Gilmore Girls offers numerous examples where Lorelai utilizes her unique mix of capital. Her ability to organize community events, successfully manage an inn and interact with the elite and the townspeople showcases her adeptness in different social situations. This blend not only highlights her social mobility but also her role as a mediator between different social classes. 

In fact, Lorelai’s cultural capital, acquired through her upbringing, allows her to navigate the elite world of her parents. She knows the codes and the right way to do things there. However, it’s her social capital, forged through relationships in Stars Hollow and her economic capital, built through her career, that enable her to bridge these two worlds and make them see each other.

Lorelai does this not only in terms of physical encounters, like when Luke meets her parents or her parents come to Stars Hollow, but also through linguistics — in the way she uses “inappropriate” with her parents and holds her body in a certain way, called hexis.  

For instance, in Season 2 Episode 10 “The Bracebridge Dinner,” a snowstorm traps Emily and Richard at the Independence Inn’s festive event. Here, Lorelai gracefully manages the situation, showcasing her ability to blend the formalities familiar to her parents with the casual, communal atmosphere of Stars Hollow. 

Nevertheless, there’s a palpable sense of Emily and Richard being mere observers rather than active participants in the town’s culture. Such instances suggest that the interactions between the two worlds — the Gilmores and the Stars Hollow community — are more about glimpsing into each other’s lives rather than fully embracing or understanding them.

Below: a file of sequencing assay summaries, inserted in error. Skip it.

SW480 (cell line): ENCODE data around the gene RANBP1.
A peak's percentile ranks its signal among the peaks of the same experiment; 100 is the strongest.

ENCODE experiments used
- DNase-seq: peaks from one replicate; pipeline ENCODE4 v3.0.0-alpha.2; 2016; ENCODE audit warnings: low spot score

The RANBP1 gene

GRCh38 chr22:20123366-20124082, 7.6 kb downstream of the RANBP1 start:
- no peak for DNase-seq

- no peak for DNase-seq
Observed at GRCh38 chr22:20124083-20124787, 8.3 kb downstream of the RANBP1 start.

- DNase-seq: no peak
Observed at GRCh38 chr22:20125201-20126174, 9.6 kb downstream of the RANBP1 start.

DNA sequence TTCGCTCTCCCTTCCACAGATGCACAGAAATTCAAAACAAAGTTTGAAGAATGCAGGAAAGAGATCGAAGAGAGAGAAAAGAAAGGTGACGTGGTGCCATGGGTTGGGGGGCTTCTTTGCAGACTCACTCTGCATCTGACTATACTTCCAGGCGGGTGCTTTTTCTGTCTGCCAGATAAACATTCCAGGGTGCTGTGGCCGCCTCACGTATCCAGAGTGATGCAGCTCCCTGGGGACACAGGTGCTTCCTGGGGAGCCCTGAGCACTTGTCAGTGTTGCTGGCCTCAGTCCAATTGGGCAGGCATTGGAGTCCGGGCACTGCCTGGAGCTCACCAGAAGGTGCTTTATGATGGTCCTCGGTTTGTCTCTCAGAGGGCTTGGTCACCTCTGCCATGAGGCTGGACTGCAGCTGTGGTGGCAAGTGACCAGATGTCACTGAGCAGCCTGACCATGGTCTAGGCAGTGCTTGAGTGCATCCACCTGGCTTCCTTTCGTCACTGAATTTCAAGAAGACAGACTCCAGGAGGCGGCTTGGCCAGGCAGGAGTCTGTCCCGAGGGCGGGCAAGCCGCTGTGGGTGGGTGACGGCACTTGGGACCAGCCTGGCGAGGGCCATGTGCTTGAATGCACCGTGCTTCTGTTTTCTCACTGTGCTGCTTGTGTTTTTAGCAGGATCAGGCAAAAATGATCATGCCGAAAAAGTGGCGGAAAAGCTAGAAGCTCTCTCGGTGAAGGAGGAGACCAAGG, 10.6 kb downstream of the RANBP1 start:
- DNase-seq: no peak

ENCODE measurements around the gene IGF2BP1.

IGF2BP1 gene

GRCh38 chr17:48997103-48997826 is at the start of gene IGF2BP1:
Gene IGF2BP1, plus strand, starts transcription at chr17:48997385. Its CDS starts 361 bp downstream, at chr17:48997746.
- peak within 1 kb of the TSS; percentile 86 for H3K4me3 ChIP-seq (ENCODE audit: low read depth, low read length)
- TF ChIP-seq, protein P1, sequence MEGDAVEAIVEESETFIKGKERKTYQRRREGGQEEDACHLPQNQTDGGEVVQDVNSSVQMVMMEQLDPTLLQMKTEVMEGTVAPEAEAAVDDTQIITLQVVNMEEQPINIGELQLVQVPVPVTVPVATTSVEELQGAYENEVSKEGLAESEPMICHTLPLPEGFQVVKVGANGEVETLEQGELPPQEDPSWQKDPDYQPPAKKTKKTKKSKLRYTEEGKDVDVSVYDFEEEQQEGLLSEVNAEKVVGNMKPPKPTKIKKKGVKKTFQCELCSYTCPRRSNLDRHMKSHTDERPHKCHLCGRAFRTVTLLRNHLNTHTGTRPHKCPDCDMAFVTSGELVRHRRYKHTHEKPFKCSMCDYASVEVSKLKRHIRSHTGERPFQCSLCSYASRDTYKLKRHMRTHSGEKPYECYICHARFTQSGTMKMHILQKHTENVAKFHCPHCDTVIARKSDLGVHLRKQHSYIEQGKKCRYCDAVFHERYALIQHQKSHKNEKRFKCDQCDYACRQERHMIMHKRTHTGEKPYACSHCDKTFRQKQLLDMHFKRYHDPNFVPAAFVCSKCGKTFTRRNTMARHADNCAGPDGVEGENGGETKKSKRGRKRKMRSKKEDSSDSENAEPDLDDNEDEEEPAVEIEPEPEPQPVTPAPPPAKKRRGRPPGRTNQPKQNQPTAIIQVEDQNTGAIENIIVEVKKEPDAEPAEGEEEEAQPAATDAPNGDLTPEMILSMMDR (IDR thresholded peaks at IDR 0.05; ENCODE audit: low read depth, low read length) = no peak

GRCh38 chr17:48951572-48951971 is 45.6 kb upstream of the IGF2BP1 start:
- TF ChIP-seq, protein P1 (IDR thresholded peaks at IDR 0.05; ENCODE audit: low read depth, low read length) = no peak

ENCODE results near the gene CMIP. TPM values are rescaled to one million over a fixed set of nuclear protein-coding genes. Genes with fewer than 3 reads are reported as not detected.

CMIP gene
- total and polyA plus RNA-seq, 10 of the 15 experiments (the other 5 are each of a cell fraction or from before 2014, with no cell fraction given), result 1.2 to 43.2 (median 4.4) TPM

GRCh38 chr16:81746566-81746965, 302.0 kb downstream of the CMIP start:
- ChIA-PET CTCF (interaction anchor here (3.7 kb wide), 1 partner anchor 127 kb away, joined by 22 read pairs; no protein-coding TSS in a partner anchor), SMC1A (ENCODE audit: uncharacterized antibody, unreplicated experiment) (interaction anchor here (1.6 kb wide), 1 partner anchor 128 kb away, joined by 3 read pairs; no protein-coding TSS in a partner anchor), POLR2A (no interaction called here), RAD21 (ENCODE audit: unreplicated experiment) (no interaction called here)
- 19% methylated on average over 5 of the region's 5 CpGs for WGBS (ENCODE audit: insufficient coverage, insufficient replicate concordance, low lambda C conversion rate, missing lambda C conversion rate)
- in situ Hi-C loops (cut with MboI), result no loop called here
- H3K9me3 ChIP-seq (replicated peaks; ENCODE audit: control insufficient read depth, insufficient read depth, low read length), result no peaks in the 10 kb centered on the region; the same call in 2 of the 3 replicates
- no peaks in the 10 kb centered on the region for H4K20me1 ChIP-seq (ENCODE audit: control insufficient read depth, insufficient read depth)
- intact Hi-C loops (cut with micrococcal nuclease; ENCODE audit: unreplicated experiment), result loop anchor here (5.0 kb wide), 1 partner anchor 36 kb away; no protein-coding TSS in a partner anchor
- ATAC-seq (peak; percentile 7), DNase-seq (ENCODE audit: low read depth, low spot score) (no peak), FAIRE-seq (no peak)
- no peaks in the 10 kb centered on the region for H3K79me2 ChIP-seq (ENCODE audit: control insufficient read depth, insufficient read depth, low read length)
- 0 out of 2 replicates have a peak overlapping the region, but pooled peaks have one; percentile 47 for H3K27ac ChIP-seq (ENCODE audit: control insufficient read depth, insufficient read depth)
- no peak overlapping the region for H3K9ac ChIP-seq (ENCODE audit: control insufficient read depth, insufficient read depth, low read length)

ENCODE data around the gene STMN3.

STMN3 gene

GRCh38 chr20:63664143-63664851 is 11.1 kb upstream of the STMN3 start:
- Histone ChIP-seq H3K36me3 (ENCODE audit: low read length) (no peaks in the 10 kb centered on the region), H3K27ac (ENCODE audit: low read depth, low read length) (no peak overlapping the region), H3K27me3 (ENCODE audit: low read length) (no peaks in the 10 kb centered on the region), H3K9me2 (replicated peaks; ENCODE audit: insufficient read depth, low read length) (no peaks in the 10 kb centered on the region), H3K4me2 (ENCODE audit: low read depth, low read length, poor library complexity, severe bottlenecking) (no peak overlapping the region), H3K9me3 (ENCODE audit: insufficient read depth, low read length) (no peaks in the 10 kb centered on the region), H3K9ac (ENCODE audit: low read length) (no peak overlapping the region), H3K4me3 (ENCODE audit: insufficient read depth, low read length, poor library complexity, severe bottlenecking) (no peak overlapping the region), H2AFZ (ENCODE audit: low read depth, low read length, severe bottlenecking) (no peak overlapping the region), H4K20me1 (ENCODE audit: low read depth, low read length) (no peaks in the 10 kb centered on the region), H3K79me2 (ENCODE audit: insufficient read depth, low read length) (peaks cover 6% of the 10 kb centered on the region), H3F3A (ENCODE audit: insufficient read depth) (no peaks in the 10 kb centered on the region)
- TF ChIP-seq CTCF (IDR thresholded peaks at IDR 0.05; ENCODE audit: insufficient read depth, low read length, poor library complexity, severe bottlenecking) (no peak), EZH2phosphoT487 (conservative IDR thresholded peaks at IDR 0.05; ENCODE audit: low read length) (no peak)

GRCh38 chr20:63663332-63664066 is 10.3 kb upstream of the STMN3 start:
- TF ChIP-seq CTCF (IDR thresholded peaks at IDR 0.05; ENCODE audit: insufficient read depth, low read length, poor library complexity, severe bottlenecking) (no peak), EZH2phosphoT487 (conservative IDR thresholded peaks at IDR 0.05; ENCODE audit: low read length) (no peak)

Lorelai’s unique position facilitates these meetings, but they often serve to highlight the differences and inherent contradictions between the two worlds rather than resolve them.

Furthermore, Lorelai’s journey towards independence is intermittently marked by her reliance on her parents’ wealth, notably for Rory’s education at Chilton and her aspiration to open her own inn.

This dynamic reflects the intricacies and contradictions of Lorelai’s character, caught between her desire for self-sufficiency and the occasional necessity to tap into her family’s economic and cultural capital from her upbringing to navigate various social situations.

She also takes her time to fully recognize her feelings for Luke – before going all in with him, she goes out with men who belong to her parents’ world first. Maybe, at some unconscious level, she is still struggling with the education and values she internalized as a child. In a genius way, through Lorelai, the series poignantly illustrates the challenges of social mobility and the nuanced interplay between different social strata.

Olena Bogdan is a predoctoral research fellow in finance at Stanford GSB. If you have questions or ideas for an article, please contact her at [email protected]